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Stuck on earth

by David Klass


Reviews

School Library Journal
(c) Copyright 2010. Library Journals LLC, a wholly owned subsidiary of Media Source, Inc. No redistribution permitted.

Gr 5-9-On a mission to evaluate Earth and determine whether or not its dominate species (Homo sapiens) will be allowed to continue or will be exterminated (quickly and painlessly, of course) so a more deserving race can have the planet, Ketchvar III, a snail-like superintelligent being inhabits the body of a 14-year-old boy so he can experience human existence up close and personal. Horrified by his host's dysfunctional family, incarceration in a mind-numbing environment (high school), and the bullying of other students, Ketchvar has nearly written off humans for good when he meets the girl next door. Humorous misunderstandings and poignant moments with his host's alcoholic father and bitter mother save this from being just another "people have ruined the planet; let's get rid of them and start over" book. Ketchvar's social gaffs and misconceptions provide some laugh-out-loud moments as do his internal dialogues with his reluctant host. Though no new ground is broken, Stuck on Earth will resonate with kids who feel like aliens in their own homes.-Jane Henriksen Baird, Anchorage Public Library, AK (c) Copyright 2011. Library Journals LLC, a wholly owned subsidiary of Media Source, Inc. No redistribution permitted.


Publishers Weekly
(c) Copyright PWxyz, LLC. All rights reserved

When an alien snail named Ketchvar III takes over 14-year-old Tom Filber's body, he tends to agree with Galactic Confederation ethicists that "we owe it to weak and vulnerable Homo sapiens to euthanize the species" before humans destroy the environment and themselves. But even though he suffers high school at its worst, he is inspired by some people he meets-a lonely neighbor; his passionate environmental club adviser-and begins drawing another conclusion. Ketchvar's cerebral narration is the book's hallmark ("My new theory is that school serves the purpose of narrowing the horizons of young Homo sapiens and conditioning them to accept mediocrity"); it becomes increasingly moving as the question arises of whether Ketchvar is real or if this is a construct Tom uses to deal with his disintegrating home life and general unhappiness. The narrator's well-timed surveillance of a polluting paint factory is too convenient, but Klass's (the Caretaker Trilogy) thoughtful, often wrenching book offers plenty to think about, from what's really going on in Tom's head to questions about human responsibility to the planet and each other. It takes "alienation" to a whole new level. Ages 11-14. (Mar.) (c) Copyright PWxyz, LLC. All rights reserved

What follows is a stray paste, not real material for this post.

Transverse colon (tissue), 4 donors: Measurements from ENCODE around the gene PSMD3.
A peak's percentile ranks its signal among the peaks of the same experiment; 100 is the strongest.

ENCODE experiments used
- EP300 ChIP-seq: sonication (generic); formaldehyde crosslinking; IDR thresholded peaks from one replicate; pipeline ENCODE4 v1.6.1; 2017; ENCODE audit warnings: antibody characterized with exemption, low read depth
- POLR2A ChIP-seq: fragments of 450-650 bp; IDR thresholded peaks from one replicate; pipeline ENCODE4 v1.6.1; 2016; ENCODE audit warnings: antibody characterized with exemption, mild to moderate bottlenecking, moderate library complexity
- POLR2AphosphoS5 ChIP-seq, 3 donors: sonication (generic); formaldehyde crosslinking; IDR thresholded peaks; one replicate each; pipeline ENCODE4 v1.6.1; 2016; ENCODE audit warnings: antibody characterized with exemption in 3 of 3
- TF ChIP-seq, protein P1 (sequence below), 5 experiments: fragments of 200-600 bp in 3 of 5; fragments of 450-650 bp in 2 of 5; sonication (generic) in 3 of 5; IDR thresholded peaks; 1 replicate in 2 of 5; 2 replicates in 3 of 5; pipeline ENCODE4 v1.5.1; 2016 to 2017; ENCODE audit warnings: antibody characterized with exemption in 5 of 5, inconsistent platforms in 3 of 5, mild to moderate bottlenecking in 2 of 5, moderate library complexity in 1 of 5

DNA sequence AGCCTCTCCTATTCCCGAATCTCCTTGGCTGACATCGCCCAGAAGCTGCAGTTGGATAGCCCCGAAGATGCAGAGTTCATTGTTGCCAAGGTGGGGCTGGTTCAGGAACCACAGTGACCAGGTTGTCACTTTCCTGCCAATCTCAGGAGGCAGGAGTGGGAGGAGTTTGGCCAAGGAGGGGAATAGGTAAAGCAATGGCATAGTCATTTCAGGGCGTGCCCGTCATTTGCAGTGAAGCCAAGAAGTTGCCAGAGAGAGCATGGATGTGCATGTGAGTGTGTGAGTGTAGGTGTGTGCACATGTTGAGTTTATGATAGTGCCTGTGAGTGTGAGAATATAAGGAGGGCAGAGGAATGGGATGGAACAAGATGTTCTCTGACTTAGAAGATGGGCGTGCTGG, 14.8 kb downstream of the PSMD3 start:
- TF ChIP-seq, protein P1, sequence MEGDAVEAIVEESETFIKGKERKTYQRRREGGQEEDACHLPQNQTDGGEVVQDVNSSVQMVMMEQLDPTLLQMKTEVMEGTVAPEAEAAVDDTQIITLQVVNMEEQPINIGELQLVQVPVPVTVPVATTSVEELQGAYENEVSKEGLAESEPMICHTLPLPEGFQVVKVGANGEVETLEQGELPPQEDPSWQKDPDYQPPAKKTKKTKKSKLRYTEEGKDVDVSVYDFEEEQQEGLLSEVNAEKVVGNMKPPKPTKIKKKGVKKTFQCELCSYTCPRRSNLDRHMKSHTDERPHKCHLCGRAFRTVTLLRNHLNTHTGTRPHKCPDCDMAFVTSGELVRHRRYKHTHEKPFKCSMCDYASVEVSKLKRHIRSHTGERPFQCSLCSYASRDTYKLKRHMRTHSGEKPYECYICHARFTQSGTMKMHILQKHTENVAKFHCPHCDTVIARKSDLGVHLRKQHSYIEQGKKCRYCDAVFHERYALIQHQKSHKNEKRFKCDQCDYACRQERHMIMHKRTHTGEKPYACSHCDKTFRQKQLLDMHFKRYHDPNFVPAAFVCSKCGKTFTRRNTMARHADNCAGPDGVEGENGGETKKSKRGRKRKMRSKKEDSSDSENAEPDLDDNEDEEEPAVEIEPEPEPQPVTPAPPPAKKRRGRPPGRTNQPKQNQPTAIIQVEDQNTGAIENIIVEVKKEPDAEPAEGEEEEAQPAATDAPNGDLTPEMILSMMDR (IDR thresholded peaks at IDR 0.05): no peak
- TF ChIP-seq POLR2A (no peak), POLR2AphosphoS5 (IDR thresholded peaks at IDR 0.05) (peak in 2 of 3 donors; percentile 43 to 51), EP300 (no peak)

Book list
From Booklist, Copyright © American Library Association. Used with permission.

Before being vaporized by a Gagnerian Death Ray, humans (aka the laughingstock of the universe ) get a last chance to prove their worth when superintelligent alien Ketchvar III arrives for an evaluation. The size of a snail, Ketchvar crawls into the nose and inhabits the brain of 14-year-old Tom, a bullied nerd living in suburban New Jersey. In theory, this gives Ketchvar the opportunity to operate covertly, though his stiff new speech patterns have everyone thinking Tom's acting even weirder than normal ( Let us live in harmony, like the moss and the lichen, he implores his bratty sister). Between the shocking violence of the voluntary daily incarceration known as school and examinations into the empty constructs of war and love, Ketchvar reports to his mothership via e-mails with subject headings like Old Hip-Hop Songs That Sucked. Klass even manages to work in an effective environmental message. There are no major surprises the sweet earth girl next door wins Earth another chance but that doesn't hamper this fast-moving and irascible comedy.--Kraus, Daniel Copyright 2010 Booklist


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